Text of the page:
Thanks to Bitcoin, everyone has heard of blockchain technology — the tamper evident decentralized and distributed ledger behind cryptocurrencies. Beyond the buzz of Bitcoin, more and more people are starting to see the many other possible uses for blockchain technology, including how it factors into the future of cybersecurity.
Because security is built into the very design of blockchain technology, applying it to cybersecurity seems obvious. Ben Dickson, software engineer and founder of TechTalks, has identified at least three fronts where blockchain technology can increase security: “blocking identity theft, preventing data tampering, and stopping Denial of Service attacks.”
The very structure of blockchain is designed to prevent data tampering. And it can prevent identity theft in a similar way.
“Public Key Infrastructure (PKI)… rely on centralized, trusted third party Certificate Authorities (CA) to issue, revoke, and store key pairs for every participant, hackers can compromise them to spoof user identities and crack encrypted communications.” If keys were published on a blockchain, the creation of false keys would be impossible. The distributed nature of the blockchain prevents creating a single point of failure and creates the ability to verify identity or authenticity due to the decentralized and transparent nature of the technology.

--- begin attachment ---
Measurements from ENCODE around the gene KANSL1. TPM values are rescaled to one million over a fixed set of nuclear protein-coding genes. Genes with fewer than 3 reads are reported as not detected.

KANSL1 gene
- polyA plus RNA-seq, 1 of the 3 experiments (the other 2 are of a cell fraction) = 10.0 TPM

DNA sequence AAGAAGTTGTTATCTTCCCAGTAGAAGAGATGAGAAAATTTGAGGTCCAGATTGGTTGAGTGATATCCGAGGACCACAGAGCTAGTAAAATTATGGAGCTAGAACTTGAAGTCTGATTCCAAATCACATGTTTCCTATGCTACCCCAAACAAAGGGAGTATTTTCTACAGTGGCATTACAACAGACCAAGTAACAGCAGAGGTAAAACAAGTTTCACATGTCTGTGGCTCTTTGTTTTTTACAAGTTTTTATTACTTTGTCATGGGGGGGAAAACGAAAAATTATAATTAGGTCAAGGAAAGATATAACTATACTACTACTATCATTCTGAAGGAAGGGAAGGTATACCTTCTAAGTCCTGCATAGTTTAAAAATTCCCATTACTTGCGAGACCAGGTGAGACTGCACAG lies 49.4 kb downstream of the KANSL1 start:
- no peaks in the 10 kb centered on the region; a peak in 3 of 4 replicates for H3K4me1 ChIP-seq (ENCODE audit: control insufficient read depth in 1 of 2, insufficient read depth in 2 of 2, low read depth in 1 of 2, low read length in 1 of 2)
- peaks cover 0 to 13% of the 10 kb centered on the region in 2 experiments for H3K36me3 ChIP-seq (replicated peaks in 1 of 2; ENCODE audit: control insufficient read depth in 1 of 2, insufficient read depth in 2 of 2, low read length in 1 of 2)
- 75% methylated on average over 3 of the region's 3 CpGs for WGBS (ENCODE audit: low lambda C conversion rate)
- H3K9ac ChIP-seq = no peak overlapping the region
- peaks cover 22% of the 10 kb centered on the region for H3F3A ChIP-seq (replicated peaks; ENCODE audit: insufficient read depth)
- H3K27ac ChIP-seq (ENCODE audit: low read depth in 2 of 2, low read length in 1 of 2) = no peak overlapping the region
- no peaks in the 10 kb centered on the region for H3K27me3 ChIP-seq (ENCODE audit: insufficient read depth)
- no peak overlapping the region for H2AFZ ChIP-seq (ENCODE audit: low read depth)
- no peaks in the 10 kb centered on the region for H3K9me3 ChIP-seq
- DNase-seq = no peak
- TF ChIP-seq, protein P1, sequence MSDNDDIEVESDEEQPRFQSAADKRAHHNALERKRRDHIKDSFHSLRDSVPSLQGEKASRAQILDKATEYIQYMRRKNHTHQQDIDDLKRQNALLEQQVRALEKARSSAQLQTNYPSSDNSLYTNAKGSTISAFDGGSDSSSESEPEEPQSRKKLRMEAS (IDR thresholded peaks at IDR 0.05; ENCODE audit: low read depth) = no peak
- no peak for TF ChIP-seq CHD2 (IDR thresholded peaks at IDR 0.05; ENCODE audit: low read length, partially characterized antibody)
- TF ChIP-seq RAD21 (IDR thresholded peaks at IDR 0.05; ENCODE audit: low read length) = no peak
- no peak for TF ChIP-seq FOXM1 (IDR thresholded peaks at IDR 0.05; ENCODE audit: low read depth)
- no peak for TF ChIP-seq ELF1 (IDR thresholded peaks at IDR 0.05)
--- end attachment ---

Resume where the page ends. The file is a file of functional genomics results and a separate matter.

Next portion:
According to David Sønstebø, cofounder of IOTA, “By referencing hashes that match identity attributes of an individual tied to the ledger one can start to reconstruct the entire identity management system. The fact that you can tie these attributes of person to a tamper-proof hash makes it impossible for someone to forge your identity.”
Since Denial of Service attacks hinge on there being a single target for hackers to focus on, the distributed nature of blockchain technology avoids the pitfall of creating this single target point. Distributing the DNS across multiple nodes in the network would greatly improve the security of a system and prevent many DDoS attacks.
In addition, Doug Drinkwater, the EMEA content director at IDG, adds that blockchain can secure devices better, improve confidentiality as well as data integrity, and make private messaging more secure.
As many specialists warn, blockchain technology won’t fix everything nor will it make all hacking a thing of the past. Netspective CEO, Shahid Shah, believes that “Because blockchain is more about guaranteeing the integrity of data rather than keeping data private, it’s not likely to reduce data breaches, but it could prevent — or in some cases, eliminate — tampering types of attack. Because blockchain’s immutability and transparency features form solid integrity networks, they can reduce the probability of certain kinds of hacking — especially those that seek to disrupt transactional agreements — because tamperproofing is a key goal.”
Blockchain reduces the likeliness of certain attacks and increases the difficulty of other hacking attempts due to its unique time stamping mechanism, distributed network of nodes, and tamperproof transparency.
Unlike blockchain technology, “most [cybersecurity] tools have been around for a really long time. And newer versions of them are just variations on the theme. They are not drastically new,” says former U.S. government intelligence officer Jason Kichen.
“Blockchain platforms break many of the flaws associated with traditional network security. First, they assume threats from outsiders and insiders. Secondly, they rely on cryptographic data structures instead of failure prone secrets. This in turn offers foundations on which to add security protocols. And lastly, they use algorithmic consensus mechanisms.” Still, blockchain technology won’t solve all cyber security issues, but implementing it will help and could play a key role in the future.